A research article describing work done under a previous Freshwater Umbrella contract has been published in the journal Soil Biology and Biochemistry. The article, by Chris Curtis (UCL), Bridget Emmett (CEH Bangor), Brian Reynolds (CEH Bangor) and James Shilland (UCL), describes results from experimental studies at 4 sites in the UK. The abstract for the article can be found below. The Web link at the bottom will take you to the entry on the publisher’s website where further information on the article can be found.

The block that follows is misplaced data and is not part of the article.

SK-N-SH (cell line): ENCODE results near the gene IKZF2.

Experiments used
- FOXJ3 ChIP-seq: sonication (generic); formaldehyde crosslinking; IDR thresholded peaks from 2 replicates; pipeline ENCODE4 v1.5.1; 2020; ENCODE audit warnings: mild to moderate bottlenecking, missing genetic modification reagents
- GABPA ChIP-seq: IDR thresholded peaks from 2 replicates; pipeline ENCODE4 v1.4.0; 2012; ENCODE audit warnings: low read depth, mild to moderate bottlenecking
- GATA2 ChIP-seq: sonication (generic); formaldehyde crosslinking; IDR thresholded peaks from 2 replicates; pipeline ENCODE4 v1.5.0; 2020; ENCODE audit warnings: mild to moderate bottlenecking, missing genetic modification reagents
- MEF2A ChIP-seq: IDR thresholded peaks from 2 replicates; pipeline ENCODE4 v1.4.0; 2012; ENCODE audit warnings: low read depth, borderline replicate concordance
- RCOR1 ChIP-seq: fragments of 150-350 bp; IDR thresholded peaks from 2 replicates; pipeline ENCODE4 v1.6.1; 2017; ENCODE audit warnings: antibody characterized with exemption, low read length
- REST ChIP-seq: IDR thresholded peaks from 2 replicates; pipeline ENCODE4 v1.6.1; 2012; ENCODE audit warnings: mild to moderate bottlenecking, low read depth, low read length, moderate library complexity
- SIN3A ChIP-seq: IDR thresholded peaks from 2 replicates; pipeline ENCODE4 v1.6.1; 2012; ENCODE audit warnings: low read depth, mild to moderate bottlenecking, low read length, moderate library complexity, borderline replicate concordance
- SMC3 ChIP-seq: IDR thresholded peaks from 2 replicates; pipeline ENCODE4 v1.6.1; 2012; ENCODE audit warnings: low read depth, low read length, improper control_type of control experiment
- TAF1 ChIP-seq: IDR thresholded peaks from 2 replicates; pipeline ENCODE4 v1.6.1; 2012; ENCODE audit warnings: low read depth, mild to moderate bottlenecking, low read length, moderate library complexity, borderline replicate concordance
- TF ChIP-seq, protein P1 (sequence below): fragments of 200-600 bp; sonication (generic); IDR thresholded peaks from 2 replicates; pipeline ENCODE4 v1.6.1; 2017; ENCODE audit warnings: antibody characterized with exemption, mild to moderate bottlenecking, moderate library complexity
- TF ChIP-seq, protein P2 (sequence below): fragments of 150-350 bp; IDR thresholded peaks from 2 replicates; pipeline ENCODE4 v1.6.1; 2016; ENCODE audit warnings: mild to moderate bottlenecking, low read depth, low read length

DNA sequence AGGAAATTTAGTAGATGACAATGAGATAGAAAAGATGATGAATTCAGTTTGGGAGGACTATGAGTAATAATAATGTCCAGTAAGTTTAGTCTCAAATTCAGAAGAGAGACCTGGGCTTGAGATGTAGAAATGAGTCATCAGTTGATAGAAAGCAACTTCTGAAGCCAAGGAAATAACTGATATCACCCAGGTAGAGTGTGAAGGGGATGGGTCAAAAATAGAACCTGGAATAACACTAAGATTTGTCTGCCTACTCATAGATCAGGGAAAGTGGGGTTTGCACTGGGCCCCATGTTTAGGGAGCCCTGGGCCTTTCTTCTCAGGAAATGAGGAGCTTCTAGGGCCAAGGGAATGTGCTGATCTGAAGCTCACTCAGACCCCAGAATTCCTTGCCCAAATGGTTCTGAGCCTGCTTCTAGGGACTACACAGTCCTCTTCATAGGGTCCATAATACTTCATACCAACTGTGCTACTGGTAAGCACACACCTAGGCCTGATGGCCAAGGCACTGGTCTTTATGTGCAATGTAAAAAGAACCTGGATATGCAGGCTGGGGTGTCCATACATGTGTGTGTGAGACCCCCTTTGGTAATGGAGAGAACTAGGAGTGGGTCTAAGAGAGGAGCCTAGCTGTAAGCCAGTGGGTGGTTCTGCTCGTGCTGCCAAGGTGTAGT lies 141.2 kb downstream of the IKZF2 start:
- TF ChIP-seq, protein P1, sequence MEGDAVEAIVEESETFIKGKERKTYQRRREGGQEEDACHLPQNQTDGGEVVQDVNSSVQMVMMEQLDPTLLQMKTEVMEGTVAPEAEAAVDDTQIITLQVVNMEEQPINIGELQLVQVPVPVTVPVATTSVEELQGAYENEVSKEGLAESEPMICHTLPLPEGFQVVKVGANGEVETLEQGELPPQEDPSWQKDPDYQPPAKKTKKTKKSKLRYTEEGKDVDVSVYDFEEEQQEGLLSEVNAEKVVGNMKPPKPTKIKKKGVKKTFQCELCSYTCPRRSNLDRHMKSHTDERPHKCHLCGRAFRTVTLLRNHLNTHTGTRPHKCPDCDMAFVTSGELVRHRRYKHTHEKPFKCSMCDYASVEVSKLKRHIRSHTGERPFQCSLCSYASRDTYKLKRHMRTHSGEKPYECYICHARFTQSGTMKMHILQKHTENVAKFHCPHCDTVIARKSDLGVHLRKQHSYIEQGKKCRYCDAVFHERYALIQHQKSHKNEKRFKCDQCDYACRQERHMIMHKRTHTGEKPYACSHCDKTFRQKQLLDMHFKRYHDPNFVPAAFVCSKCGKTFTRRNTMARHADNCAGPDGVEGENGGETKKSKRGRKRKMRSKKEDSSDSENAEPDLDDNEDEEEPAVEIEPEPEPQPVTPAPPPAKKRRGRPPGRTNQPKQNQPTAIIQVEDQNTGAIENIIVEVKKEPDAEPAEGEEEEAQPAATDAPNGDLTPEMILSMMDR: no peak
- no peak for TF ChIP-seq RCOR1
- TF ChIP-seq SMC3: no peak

Abstract Nitrate (NO3-) leaching due to anthropogenic nitrogen (N) deposition is an environmental problem in many parts of the UK uplands, associated with surface water acidification and affecting lake nutrient balances. It is often assumed that gaseous return of deposited N to the atmosphere as N2O through denitrification may provide an important sink for N. This assumption was tested for four moorland catchments (Allt a’Mharcaidh in the Cairngorms, Afon Gwy in mid-Wales, Scoat Tarn in the English Lake District and River Etherow in the southern Pennines), covering gradients of atmospheric N deposition and surface water NO3- leaching, through a combination of field and laboratory experiments. Field measurements of N2O fluxes from static chambers with and without additions of NH4NO3 solution were carried out every 4 weeks over 1 yr. Wetted soil cores from the same field plots were used in experimental laboratory incubations at 5 and 15 °C with and without additions of NH4NO3 solution, followed by measurement of N2O fluxes. Field measurements showed that significant N2O fluxes occurred in only a very small number of plots with most showing zero values for much of the year. The maximum fluxes were 0.24 kg-N/ha/yr from unamended plots at the River Etherow and 0.49 kg-N/ha/yr from plots with NH4NO3 additions at the Allt a’Mharcaidh. Laboratory incubation experiments demonstrated that large N2O fluxes could be induced by warming and NH4NO3 additions, with the top 5 cm of soil cores responsible for the largest fluxes, reaching 11.8 kg-N/ha/yr from a podsol at Scoat Tarn. Acetylene block experiments showed that while N2 was not likely to be a significant denitrification product in these soils, reduced N2O fluxes indicated that nitrification was an important source of N2O in many cases. A simple model of denitrification suggesting that 10-80% of net N inputs may be denitrified from non-agricultural soils was found to greatly over-estimate fluxes in the UK uplands. The proportion of deposition denitrified was found to be much closer to the IPCC suggested value of 1% with an upper limit of 10%. Interception of N deposition by vegetation may greatly reduce the net supply of N from this source, while soil acidification or other factors limiting carbon supply to soil microbes may prevent large denitrification fluxes even where NO3- supply is not limiting.